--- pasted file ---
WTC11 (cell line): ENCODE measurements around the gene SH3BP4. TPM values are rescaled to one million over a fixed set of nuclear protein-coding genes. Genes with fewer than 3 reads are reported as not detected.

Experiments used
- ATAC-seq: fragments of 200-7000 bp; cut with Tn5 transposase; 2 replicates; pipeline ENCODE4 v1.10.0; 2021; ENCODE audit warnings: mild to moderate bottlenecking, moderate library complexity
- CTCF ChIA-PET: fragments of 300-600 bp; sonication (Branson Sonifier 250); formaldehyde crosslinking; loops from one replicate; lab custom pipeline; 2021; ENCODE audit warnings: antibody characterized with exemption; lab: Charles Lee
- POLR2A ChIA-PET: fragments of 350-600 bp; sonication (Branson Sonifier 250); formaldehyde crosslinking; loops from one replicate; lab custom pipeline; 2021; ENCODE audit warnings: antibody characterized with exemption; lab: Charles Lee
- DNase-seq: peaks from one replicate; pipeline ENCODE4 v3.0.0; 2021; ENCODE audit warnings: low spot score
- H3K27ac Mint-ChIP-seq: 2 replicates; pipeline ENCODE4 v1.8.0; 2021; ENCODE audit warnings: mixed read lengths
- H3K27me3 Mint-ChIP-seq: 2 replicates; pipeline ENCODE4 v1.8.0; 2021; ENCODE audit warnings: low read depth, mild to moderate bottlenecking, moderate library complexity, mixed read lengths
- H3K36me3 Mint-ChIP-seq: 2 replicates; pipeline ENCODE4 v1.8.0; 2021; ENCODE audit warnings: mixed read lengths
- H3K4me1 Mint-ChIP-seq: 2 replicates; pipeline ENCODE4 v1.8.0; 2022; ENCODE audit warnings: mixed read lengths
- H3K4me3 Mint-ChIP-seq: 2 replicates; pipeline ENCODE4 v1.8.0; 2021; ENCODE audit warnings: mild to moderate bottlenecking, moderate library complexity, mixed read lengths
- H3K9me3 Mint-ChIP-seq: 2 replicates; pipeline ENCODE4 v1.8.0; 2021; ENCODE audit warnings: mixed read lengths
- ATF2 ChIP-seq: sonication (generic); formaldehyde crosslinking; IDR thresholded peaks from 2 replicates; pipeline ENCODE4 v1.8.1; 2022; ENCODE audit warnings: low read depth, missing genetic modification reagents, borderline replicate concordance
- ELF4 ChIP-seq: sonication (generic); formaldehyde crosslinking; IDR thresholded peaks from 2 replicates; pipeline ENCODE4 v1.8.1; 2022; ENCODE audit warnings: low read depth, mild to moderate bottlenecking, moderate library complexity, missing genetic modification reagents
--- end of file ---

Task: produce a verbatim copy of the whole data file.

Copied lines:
WTC11 (cell line): ENCODE measurements around the gene SH3BP4. TPM values are rescaled to one million over a fixed set of nuclear protein-coding genes. Genes with fewer than 3 reads are reported as not detected.

Experiments used
- ATAC-seq: fragments of 200-7000 bp; cut with Tn5 transposase; 2 replicates; pipeline ENCODE4 v1.10.0; 2021; ENCODE audit warnings: mild to moderate bottlenecking, moderate library complexity
- CTCF ChIA-PET: fragments of 300-600 bp; sonication (Branson Sonifier 250); formaldehyde crosslinking; loops from one replicate; lab custom pipeline; 2021; ENCODE audit warnings: antibody characterized with exemption; lab: Charles Lee
- POLR2A ChIA-PET: fragments of 350-600 bp; sonication (Branson Sonifier 250); formaldehyde crosslinking; loops from one replicate; lab custom pipeline; 2021; ENCODE audit warnings: antibody characterized with exemption; lab: Charles Lee
- DNase-seq: peaks from one replicate; pipeline ENCODE4 v3.0.0; 2021; ENCODE audit warnings: low spot score
- H3K27ac Mint-ChIP-seq: 2 replicates; pipeline ENCODE4 v1.8.0; 2021; ENCODE audit warnings: mixed read lengths
- H3K27me3 Mint-ChIP-seq: 2 replicates; pipeline ENCODE4 v1.8.0; 2021; ENCODE audit warnings: low read depth, mild to moderate bottlenecking, moderate library complexity, mixed read lengths
- H3K36me3 Mint-ChIP-seq: 2 replicates; pipeline ENCODE4 v1.8.0; 2021; ENCODE audit warnings: mixed read lengths
- H3K4me1 Mint-ChIP-seq: 2 replicates; pipeline ENCODE4 v1.8.0; 2022; ENCODE audit warnings: mixed read lengths
- H3K4me3 Mint-ChIP-seq: 2 replicates; pipeline ENCODE4 v1.8.0; 2021; ENCODE audit warnings: mild to moderate bottlenecking, moderate library complexity, mixed read lengths
- H3K9me3 Mint-ChIP-seq: 2 replicates; pipeline ENCODE4 v1.8.0; 2021; ENCODE audit warnings: mixed read lengths
- ATF2 ChIP-seq: sonication (generic); formaldehyde crosslinking; IDR thresholded peaks from 2 replicates; pipeline ENCODE4 v1.8.1; 2022; ENCODE audit warnings: low read depth, missing genetic modification reagents, borderline replicate concordance
- ELF4 ChIP-seq: sonication (generic); formaldehyde crosslinking; IDR thresholded peaks from 2 replicates; pipeline ENCODE4 v1.8.1; 2022; ENCODE audit warnings: low read depth, mild to moderate bottlenecking, moderate library complexity, missing genetic modification reagents